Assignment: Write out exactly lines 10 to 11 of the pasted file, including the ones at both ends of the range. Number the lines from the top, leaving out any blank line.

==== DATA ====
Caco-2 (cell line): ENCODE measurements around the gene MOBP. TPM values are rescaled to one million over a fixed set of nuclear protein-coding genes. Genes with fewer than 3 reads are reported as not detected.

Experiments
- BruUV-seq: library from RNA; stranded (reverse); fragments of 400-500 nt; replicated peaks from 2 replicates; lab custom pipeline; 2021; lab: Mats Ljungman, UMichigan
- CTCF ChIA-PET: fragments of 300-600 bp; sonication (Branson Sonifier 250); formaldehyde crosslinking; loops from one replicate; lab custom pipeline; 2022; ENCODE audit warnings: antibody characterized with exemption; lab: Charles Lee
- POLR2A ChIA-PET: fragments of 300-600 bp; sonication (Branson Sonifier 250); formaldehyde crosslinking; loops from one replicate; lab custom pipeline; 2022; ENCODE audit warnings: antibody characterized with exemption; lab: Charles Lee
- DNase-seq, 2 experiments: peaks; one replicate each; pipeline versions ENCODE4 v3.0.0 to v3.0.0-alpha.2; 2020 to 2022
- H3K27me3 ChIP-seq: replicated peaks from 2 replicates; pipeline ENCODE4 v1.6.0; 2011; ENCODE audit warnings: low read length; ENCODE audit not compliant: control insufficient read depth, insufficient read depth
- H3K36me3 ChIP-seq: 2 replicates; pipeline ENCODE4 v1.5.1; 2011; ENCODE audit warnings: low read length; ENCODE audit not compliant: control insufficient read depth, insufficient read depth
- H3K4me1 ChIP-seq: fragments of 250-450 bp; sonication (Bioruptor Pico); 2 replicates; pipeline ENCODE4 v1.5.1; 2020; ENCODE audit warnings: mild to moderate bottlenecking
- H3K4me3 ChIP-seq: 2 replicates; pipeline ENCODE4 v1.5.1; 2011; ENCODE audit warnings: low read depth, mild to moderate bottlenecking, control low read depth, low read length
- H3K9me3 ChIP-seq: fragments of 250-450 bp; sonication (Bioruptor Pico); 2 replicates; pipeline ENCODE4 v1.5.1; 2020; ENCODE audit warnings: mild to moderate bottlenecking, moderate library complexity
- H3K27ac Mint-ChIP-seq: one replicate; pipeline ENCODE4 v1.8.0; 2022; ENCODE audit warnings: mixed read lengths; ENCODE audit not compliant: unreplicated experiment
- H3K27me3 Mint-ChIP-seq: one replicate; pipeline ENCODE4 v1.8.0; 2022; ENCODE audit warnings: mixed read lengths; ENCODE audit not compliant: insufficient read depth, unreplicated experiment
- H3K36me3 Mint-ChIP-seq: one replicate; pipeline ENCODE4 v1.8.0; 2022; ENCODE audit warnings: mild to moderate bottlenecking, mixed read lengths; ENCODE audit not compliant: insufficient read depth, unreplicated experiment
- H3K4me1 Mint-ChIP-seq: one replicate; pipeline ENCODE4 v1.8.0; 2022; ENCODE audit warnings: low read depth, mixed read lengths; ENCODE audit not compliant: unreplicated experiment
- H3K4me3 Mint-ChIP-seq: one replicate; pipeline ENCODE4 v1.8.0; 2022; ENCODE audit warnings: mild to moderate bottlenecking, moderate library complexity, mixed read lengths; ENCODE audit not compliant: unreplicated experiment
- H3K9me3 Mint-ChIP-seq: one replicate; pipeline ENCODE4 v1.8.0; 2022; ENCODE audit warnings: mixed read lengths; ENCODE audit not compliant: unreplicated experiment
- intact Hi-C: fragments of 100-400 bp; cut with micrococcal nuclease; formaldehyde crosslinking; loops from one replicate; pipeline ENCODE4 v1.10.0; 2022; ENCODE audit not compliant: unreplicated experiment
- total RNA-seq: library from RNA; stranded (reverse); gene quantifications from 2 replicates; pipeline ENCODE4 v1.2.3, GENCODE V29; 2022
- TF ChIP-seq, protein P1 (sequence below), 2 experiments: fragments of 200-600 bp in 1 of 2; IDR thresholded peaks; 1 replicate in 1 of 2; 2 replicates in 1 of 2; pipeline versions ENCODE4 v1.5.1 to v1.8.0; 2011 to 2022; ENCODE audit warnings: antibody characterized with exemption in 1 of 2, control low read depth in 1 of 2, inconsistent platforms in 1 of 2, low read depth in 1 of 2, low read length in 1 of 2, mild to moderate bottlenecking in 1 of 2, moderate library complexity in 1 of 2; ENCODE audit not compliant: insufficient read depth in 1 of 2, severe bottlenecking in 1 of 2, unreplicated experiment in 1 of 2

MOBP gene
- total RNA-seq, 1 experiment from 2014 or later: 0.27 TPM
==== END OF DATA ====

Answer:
- H3K4me3 ChIP-seq: 2 replicates; pipeline ENCODE4 v1.5.1; 2011; ENCODE audit warnings: low read depth, mild to moderate bottlenecking, control low read depth, low read length
- H3K9me3 ChIP-seq: fragments of 250-450 bp; sonication (Bioruptor Pico); 2 replicates; pipeline ENCODE4 v1.5.1; 2020; ENCODE audit warnings: mild to moderate bottlenecking, moderate library complexity